by Paul IddonOn the night of June 18 Iran fired six long range missiles from its western provinces at Islamic State (ISIS) to the eastern Syrian city of Deir Ezzor in retaliation for the June 7 terrorist attacks in Tehran, which killed 18 people.
Iran’s retaliation strike (Operation Laylat al-Qadr; عملیات لیلةالقدر) demonstrates that it has the capability to hit targets more than 650 km away in relatively short notice. This is something the Iranians had difficulty doing until late in their bloody eight year war with Iraq back in the 1980s. Obviously, Iran’s missile capabilities have progressed ever since, in spite of US and international sanctions.
Iran’s leadership have eagerly sought to promote the strike as proof of their military strength. “They cannot slap us. We will slap them”, declared Iran’s Supreme Leader Ayatollah Ali Khamenei on his official website and in a widely-shared video on Instagram, which showed footage the terror attacks in Tehran and the retaliatory missile launches.
For Tehran, the missile strike serves two purposes: Retaliation against those attacks on Iran’s capital and a, not so subtle, warning to the United States and the Islamic Republic’s rivals in the region. “The Saudis and Americans are especially receivers of this message,” said Iran’s Islamic Revolutionary Guards Corps (IRGC) General Ramazan Sharif on Iranian state television. General Mohammad Hossein Baqueri, the Iranian military’s chief of staff, also declared that: “Iran is among the world’s big powers in the missile field.” He also warned the US that in the event of a war their military bases in the region will be targeted. “We are in permanent rivalry with them [the Americans] in different fields, including the missile sector,” Baqueri said.
The June 7 terrorist attacks in Tehran provided the IRGC an apt opportunity to test their missiles – all indigenously-produced – for the first time in an actual war zone. Since the Iran-Iraq War, Tehran only used their missiles against the People’s Mujahedin of Iran (MEK) militant group in Iraq hosted by Saddam Hussein. The most significant strike against MEK was in April 2001. The missiles used in that attack were the older Shahabs, an Iranian-made Scud derivative, which, in this strike, flew no more than 150 km to their targets.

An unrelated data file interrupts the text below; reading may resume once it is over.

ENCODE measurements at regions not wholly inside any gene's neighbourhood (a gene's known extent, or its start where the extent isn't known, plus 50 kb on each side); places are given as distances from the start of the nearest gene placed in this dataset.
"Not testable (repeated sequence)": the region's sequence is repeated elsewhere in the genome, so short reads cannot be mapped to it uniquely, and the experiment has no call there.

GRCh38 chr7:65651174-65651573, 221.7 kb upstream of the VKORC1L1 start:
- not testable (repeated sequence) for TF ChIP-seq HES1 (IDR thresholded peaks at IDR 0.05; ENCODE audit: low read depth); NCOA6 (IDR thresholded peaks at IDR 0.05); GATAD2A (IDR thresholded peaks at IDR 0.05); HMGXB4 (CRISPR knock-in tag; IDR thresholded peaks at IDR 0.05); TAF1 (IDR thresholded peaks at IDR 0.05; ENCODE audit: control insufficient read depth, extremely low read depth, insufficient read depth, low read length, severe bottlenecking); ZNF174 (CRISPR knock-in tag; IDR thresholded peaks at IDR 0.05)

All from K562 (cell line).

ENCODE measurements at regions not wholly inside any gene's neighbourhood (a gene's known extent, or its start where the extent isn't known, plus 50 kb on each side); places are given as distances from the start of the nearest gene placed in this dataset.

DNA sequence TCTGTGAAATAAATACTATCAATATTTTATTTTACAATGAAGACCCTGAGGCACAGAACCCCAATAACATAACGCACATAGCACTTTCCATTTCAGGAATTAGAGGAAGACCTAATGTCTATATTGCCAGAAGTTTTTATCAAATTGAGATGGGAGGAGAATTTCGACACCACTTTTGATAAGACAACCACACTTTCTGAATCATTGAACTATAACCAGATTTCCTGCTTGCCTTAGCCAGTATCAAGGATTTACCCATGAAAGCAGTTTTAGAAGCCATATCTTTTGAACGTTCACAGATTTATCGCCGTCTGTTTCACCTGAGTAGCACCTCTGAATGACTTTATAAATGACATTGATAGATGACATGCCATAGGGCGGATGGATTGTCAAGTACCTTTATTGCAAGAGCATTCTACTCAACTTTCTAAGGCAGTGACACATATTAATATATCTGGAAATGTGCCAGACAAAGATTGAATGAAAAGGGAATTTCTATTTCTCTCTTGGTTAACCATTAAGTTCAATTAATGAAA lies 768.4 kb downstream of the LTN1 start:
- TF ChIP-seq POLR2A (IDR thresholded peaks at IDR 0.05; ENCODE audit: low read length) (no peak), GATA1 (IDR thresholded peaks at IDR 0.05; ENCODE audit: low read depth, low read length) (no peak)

The IRGC claim that aerial photographs taken from their Syria-based drones confirmed that in the attack on Syria all missiles, which reportedly included the new Zolfaghar, a missile unveiled just last September with a range of 700 km, struck their intended fixed targets – an ISIS command headquarters and arms and ammunition depots. There is reason to believe they were indeed relatively accurate, but also reason to be sceptical that all missiles successfully impacted on their targets as Tehran claims (see “Exclusive photos: Syria-bound Iranian ballistic missiles fall in Iraq“, The New Arab, 29.06.2017 and “Iran mocks reports its Syria missile strikes fell short“, The Washington Post, 25.06.2017).
In terms of both cost and effectiveness it’s not necessary to strike an adversary like ISIS from hundreds of kilometres away. Symbolically, on the other hand, such a strike is a perfect way to demonstrate ones reach — and not only Iran is using such an opportunity. On October 7, 2015, the Russians fired 26 Kalibr cruise missiles (the first of several intermittent cruise missile strikes, the latest one being on June 23) from vessels in the Caspian Sea to targets in Syria almost 1,500 kilometers away, shortly after intervening in that country’s civil war. As is the case with Iran’s Operation Laylat al-Qadr that was the first time the Russians used these long-range cruise missiles in combat and demonstrated to potential rival powers in the region, namely the United States, the range of their weaponry. This, and the opportunity to test these weapons in actual combat, likely motivated these strikes over any practical tactical considerations. After all, their jet fighter-bombers already based in Syria could strike any adversary much more cheaply with little risk of getting shot down.
But the US is not a bit better than the rest. When US President Donald Trump wanted to punish the Syrian regime for the Khan Shaykhun chemical attack last April, he fired an enormous payload of 59 Tomahawk cruise missiles at the regime’s Shayrat airbase. Unleashing such a devastating payload against a single fixed target isn’t necessarily practical, but it’s a clear demonstration of strength.
Back in 2006 the Pentagon considered expanding the reach of the United States’ conventional missile arsenal by modifying their nuclear Trident submarine-launched ballistic missiles (SLBM) to carry conventional payloads, to be used in case of a war against either Iran or North Korea. With a range of a mind-boggling 12,000km conventional Tridents would have enabled the US to readily strike adversaries from a whole continent away in short order, an unequivocal demonstration of both reach and strength. But the idea was scrapped due to the risk that any launch of these missiles would alert Russia’s early warning system for a nuclear attack. After all, it would have been difficult for Moscow to differentiate between the launch of conventional and nuclear-armed Tridents.
Iran’s Deir Ezzor strike may well prove to be a one off case. However, as Tehran continues to enhance, expand and test its missile capabilities – much to the consternation of Washington, which charges Iran with violating UN Security Council Resolution 2231 by doing so – it may readily seize another opportunity to demonstrate, to domestic and foreign observers alike, these weapons, or newer models and variants, capabilities in a combat situation.